Money Precision Issues

Many SQL developers like to use MONEY data type as it tends to be faster during computations and byte cheaper (arguably). Still, in the next few examples, I am going to show some issues that can lead to possible loss of precision.

Let us try the following code.
  1. declare @d1 money, @d2 money, @res money  
  2. set @d1 = 18.4172  
  3. set @d2 = 1.00  
  4.   
  5. set @res = @d2/@d1  
  6. select @res  
The actual result is 0,054297 and by all mathematical rules, it should be rounded to 0,0543. Still, the query result is 0,0542.
 
Let's look at another example.
  1. declare @d1 money, @d2 money, @res money      
  2. set @d1 = 18.4172      
  3. set @d2 = 1.1562    
  4.       
  5. set @res = @d2/@d1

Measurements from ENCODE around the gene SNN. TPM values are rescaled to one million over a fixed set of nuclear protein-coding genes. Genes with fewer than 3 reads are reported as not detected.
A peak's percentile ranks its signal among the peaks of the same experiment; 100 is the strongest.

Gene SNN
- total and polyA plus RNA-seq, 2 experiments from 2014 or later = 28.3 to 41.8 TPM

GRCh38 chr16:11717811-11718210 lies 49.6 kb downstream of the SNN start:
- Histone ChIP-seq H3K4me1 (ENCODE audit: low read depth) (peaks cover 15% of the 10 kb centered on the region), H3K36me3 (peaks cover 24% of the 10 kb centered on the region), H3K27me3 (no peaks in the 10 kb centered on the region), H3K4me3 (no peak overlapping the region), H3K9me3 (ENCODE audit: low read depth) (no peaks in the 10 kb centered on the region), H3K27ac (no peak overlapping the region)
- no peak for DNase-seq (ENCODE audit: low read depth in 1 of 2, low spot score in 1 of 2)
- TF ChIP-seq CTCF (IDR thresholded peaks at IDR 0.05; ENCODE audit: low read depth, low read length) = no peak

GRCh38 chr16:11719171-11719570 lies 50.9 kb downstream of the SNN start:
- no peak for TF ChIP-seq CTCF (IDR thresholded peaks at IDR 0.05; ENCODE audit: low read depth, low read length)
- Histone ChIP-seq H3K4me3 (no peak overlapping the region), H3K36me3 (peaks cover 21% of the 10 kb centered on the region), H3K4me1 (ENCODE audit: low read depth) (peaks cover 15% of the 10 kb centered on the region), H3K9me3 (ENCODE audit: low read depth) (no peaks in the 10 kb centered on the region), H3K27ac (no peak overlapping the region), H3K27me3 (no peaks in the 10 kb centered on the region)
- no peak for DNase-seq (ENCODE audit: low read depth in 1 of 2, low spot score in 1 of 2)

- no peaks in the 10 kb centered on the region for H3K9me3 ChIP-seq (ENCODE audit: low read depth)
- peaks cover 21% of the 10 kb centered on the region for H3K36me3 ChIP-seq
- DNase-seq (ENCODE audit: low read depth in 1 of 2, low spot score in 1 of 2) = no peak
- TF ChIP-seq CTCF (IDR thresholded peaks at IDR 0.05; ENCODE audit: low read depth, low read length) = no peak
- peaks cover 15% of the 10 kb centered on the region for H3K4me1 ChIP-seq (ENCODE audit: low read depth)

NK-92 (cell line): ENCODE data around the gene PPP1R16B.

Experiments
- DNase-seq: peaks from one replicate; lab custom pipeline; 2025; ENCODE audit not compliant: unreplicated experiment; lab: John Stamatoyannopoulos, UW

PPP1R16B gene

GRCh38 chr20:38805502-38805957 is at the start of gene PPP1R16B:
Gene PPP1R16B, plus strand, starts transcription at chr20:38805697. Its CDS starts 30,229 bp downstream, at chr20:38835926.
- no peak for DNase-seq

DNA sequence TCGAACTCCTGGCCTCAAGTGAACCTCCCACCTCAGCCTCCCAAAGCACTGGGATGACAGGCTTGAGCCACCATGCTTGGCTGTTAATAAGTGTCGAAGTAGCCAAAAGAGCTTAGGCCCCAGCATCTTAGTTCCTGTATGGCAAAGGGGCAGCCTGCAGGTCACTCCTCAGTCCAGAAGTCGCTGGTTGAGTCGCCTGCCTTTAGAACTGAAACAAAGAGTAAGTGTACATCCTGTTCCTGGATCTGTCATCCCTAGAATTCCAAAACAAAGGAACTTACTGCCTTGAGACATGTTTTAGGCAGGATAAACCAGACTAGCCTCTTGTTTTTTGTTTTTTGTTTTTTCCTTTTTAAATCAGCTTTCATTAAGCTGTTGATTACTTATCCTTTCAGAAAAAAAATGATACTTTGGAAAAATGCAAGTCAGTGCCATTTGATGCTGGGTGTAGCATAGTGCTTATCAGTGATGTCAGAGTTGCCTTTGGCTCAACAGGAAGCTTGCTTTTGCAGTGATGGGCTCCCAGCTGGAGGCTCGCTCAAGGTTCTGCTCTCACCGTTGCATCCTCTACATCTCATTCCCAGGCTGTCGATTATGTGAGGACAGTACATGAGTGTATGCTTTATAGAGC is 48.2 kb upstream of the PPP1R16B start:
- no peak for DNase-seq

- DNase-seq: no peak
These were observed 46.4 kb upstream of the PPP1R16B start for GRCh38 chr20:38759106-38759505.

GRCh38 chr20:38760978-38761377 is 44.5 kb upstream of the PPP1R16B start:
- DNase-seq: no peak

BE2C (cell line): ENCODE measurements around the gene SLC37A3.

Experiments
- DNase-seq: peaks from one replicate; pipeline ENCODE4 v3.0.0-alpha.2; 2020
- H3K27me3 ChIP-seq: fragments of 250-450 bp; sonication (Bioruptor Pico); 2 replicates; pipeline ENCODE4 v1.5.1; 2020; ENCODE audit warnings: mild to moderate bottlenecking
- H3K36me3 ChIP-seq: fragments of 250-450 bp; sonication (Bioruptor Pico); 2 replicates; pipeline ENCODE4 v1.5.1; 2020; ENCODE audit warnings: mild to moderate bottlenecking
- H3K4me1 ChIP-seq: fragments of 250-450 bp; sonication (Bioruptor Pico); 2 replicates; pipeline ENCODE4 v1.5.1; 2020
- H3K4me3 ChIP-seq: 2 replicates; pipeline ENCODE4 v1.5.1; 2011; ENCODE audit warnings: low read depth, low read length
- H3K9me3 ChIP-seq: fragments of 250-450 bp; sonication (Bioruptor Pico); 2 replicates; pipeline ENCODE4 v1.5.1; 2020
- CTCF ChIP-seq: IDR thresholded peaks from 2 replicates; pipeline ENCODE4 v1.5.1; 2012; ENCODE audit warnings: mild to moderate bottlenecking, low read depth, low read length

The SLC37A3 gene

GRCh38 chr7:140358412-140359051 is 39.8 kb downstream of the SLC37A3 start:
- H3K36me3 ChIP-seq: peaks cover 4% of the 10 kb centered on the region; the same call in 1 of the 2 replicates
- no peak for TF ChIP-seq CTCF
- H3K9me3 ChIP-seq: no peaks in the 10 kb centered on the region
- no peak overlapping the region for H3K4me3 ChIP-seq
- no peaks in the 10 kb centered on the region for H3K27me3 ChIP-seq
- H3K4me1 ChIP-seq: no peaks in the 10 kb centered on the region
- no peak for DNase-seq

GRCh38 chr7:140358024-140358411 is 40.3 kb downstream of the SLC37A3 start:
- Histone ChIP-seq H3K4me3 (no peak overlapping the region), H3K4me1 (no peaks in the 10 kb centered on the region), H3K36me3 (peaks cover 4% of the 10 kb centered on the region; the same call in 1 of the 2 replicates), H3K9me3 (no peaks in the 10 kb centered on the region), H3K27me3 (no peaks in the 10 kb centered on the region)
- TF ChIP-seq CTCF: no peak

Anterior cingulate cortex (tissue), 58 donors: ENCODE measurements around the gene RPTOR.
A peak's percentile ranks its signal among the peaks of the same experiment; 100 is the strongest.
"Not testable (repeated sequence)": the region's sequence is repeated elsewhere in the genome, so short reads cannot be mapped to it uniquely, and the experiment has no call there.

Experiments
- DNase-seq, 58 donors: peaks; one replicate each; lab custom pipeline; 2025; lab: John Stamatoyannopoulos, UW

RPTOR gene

6. select @res      

Actual result is 21,2939664 but the query returns 21,294.

This kind of behavior is called banker's rounding. However, if you use SQL Server database combined with a .NET application, you may encounter precision loss because .NET doesn't use banker's rounding for decimal data type by default.

One of the possible solutions to this is to cast money to more precise data types before such operations.  Here, the following example works correctly.

  1. declare @d1 money, @d2 money, @res money        
  2. set @d1 = 18.4172        
  3. set @d2 = 1.1562      
  4.         
  5. set @res = (convert decimal(19,4), @d2)/@d1        
  6. select @res   
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